acid reflux medications

Acid reflux medications are among the most prescribed in the United States with sales that reached $10 billion in 2012. Sadly, these medications have unexpected side effects and safety concerns, including bacterial infections, bone fracture, and serious vitamin and mineral deficiencies.

Acid Reflux Medications Types

  1.   Acid neutralizing, like Tums or Selzer
  2.   H2 receptor blockers, like Pepcid and zantac, or the generic names ranitidine and cimetidine.
  3.   Proton pump inhibitors (PPIs), like Nexium, Prevacid, Dexilant, Protonix, and Aciphex. You may recognize them as Omperazole, esomeprazole, and Pantroprazole

Proton pump inhibitors significantly reduce the ability of the proton pump, a part of the parietal cells of the stomach, to produce hydrochloric acid (HCL). H2 receptor blockers block certain cells that line the surface of the stomach from producing stomach acid. While both are used to suppress acid production, PPIs are stronger and faster. PPIs are more often used for GERD, while H2 receptor blockers are more often prescribed for peptic ulcers.

In this post, I will be focusing the long-term side effects of both PPIs and H2 receptor blockers.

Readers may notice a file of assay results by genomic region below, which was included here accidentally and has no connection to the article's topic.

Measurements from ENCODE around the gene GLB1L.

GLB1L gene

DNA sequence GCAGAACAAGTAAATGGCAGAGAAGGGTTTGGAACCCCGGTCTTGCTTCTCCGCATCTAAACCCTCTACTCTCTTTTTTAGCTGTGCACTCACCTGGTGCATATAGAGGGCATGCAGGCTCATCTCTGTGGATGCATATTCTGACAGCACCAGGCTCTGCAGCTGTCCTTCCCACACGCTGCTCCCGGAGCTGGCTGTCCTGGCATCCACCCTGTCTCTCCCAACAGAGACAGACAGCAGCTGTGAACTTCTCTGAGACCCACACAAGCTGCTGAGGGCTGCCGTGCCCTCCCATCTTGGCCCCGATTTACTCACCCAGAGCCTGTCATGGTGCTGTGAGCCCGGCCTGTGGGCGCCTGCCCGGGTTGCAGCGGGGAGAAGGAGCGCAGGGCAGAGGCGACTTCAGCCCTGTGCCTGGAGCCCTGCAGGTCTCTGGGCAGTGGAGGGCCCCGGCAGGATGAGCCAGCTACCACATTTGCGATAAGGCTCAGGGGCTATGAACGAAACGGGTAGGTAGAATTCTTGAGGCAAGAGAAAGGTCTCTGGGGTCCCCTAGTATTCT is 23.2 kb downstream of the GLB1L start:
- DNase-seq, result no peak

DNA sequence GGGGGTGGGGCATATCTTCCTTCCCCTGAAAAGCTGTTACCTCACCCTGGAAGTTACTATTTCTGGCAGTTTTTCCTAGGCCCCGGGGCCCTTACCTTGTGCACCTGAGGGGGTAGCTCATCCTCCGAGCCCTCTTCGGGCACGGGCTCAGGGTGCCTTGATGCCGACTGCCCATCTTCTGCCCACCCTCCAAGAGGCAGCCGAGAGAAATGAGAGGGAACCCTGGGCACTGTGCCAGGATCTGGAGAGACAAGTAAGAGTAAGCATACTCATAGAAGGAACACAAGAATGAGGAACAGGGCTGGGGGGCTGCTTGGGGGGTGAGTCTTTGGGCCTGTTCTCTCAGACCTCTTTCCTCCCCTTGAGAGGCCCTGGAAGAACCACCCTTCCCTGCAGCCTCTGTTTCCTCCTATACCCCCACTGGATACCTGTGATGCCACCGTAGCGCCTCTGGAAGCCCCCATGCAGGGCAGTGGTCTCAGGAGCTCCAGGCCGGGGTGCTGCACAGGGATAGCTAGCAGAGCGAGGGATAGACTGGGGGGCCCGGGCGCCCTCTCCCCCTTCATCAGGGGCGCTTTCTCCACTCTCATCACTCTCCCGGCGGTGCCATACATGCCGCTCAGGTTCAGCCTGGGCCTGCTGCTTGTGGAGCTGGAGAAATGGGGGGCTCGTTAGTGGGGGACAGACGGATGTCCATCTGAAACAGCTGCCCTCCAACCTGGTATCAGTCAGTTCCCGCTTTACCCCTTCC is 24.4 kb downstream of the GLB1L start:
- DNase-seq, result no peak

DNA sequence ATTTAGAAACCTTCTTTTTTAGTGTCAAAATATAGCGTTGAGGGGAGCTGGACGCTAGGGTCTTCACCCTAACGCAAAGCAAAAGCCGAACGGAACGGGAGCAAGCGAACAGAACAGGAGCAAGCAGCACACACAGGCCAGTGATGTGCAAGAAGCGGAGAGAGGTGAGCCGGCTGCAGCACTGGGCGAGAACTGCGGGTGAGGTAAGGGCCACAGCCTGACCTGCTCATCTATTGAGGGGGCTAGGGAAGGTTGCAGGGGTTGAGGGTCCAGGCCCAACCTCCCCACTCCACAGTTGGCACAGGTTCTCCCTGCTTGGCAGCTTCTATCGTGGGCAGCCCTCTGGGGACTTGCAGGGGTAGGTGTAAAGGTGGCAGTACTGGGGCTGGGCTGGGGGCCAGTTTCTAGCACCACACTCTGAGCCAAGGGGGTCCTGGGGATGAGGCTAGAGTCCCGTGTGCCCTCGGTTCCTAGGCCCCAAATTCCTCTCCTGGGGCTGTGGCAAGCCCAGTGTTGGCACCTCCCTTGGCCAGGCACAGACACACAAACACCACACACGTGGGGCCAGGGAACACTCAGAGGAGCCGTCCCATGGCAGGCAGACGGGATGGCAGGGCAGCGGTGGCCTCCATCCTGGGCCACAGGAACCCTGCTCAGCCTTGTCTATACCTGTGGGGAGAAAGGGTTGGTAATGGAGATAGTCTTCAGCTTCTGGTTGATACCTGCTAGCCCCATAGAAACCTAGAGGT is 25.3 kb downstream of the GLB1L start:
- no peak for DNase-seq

These medications are available over the counter without a prescription. Despite lower concentrations in OTC versions, people can  easily overuse them without medical supervision. Their long-term side effects are more profound when people don’t understand the risks. Studies show that half the people taking PPIs do not have a clear indication for their use.

Anecdotally, many of my patients told me that they were given a PPI “to try and see if it helps” when they had nausea or stomach pain, without acid reflux or heartburn issues. It’s not surprising that their symptoms didn’t improve with the medications.

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Acid Reflux Medications Side Effects

While most medical websites will tell you that acid reflux medications are safe, there are certainly problems with using them long-term. The side effects may not be immediate or acute like vomiting or pain, but that doesn’t mean these meds are harmless.